The scenario writer went on to work on Bravely Default. The title itself was adapted into a two-cour anime and subsequently localized in North America to critical acclaim. The game itself has been released on every single major platform.
Now the original visual novel has been localized in English. Set in a modern-day Tokyo, Stein’s Gate is a suspenseful and thrilling mystery wrapped in a highly-stylized package, and it is not a story to be missed.
Stein’s Gate was originally released in 2009 on the Xbox 360 as part of a collaboration series of “all-ages” science-adventure novels between 5pb and Nitro+. Don’t let the moniker fool you though, as these tales are anything but for children (Stein’s Gate has received an ‘M’ rating from the ESRB).
Set in the electric city Akihabara, the real-life Mecca of Japanese pop culture, Stein’s Gate follows the adventures of the Future Gadget Lab, a small group of university students, as they fiddle and tinker with their “experiments.”
Events quickly spiral out of control as the main character, Okabe Rintarou, and his friends accidentally create a functioning time machine capable of sending text messages back to the past. Embroiled in conspiracy, the Gadget Lab soon finds its members in very real peril.The early cast members: Shiina Mayuri, Hashida Daru, Makise Kurisu, and Okabe Rintarou.
The plots and machinations of Stein’s Gate draw heavily on real-world entities and pseudoscience pretty close to the proven physics. Names like the Large Hadron Collider and Kerr black holes run amok and the game’s theory on time travel, the core device of the narrative, is handled extremely well.
As with most visual novels the game is played by reading text superimposed over images, occasionally making choices. Where Stein’s Gate diverges is the use of Okabe’s cell phone. Players can receive and to messages sent by other characters, directly affecting the events of the story as they unfold. The unfolding, however, does go on for as long as any game. Most gamers might be unaccustomed to reading for 40 hours, but the story is gripping and will keep ’em coming back for more.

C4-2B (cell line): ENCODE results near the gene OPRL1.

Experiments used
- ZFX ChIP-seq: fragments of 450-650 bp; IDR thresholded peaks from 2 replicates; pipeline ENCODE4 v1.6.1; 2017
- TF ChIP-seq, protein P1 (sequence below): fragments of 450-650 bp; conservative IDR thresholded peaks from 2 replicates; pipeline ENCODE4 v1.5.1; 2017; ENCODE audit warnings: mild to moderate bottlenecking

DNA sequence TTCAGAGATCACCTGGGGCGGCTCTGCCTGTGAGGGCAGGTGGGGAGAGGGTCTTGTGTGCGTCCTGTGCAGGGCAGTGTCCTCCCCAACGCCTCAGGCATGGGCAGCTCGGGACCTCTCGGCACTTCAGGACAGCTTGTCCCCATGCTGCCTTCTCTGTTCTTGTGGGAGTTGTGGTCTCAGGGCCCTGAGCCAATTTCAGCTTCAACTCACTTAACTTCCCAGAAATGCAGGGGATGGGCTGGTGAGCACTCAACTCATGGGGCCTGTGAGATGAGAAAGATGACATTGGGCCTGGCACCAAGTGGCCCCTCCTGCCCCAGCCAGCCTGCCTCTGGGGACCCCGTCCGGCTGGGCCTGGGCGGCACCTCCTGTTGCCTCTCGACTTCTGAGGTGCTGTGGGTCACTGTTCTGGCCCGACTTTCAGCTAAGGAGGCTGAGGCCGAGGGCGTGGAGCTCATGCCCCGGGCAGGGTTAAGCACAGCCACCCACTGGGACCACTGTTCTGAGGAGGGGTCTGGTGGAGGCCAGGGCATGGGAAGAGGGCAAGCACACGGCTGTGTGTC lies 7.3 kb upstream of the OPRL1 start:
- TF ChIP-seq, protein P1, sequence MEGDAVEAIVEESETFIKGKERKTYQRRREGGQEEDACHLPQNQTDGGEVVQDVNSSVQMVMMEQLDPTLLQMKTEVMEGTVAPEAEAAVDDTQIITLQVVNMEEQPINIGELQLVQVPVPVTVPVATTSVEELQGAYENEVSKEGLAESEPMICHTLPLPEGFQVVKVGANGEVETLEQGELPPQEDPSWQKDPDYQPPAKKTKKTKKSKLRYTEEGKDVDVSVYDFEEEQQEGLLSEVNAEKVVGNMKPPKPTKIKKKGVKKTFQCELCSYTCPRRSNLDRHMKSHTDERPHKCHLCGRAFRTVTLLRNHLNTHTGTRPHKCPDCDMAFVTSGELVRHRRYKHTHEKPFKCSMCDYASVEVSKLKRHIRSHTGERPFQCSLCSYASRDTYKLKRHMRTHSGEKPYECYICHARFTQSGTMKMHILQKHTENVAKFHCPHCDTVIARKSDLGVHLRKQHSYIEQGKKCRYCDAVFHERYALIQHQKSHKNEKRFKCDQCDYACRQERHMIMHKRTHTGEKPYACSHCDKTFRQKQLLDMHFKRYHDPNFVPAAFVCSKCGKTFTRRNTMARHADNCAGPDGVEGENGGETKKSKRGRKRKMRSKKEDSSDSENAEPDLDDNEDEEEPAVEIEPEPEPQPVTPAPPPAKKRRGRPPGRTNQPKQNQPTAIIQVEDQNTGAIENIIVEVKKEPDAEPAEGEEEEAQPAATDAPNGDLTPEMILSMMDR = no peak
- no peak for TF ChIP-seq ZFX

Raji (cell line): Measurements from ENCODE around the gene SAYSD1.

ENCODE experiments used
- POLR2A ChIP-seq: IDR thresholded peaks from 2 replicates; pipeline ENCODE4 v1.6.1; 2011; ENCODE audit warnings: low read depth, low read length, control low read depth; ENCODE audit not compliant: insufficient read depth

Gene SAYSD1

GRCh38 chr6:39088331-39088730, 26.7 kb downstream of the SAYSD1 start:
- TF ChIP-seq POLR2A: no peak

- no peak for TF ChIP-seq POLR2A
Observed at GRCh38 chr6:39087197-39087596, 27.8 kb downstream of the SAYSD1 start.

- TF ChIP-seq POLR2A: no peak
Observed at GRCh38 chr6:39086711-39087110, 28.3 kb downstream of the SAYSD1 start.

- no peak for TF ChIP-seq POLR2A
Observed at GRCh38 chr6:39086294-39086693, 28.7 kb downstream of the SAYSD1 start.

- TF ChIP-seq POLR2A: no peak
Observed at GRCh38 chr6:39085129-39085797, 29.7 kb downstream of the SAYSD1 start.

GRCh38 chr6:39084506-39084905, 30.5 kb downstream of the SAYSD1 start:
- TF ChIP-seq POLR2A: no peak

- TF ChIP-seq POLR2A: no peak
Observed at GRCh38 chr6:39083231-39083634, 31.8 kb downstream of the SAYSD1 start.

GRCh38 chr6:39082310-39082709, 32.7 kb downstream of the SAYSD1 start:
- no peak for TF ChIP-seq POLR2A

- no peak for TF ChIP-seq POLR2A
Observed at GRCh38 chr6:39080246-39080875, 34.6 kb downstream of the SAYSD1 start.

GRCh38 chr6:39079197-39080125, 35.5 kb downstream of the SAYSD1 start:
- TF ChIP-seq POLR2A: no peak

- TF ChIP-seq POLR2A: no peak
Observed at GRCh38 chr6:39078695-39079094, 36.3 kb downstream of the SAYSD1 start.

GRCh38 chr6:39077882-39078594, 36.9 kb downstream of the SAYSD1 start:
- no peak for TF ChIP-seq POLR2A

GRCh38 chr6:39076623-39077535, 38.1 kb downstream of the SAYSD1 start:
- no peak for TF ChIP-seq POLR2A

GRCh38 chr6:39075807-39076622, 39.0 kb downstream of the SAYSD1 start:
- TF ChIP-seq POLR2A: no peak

Even the artwork itself separates this one from the pack as a cut above the rest. Designed entirely by Huke (known for his work on the Metal Gear series), the images are crisp and give off a futuristic feel while simultaneously being somewhat creepy. Characters are drawn uniquely, and a heavy reliance on odd perspectives and warped anatomies draw the reader into the atmosphere seamlessly.
As with many visual novels, the characters are the focus. Stein’s Gate does feature multiple routes with one “true” ending, each one focusing on a different heroine. Here it excels again, masterfully mixing a character-driven story into a complex conspiracy theory. The rabbit hole only goes deeper as each route is explored, culminating in a full circle that leaves the reader satisfied and wowed.No matter which character is your favorite, you’ll be satisfied with their story.
Music is the icing on the cake for Stein’s Gate. Highly reminiscent of the X-Files, the electro-techno feel of the atmospheric sounds complement the art and story well, exponentially heightening the narrative’s emotional impact.
And what a story it is. Written by Hayashi Naotaka who eventually went on to write the plot and characters for Bravely Default, it’s easy to see the reason behind his eventual success with the 3DS smash hit. Complex without being inaccessible, Hayashi’s story of time travel, conspiracy, betrayal, and romance is well-paced and thrilling, prone to jaw-dropping and possibly a tear or two.Every character has their own quirks but is still relatable… in a quirky way.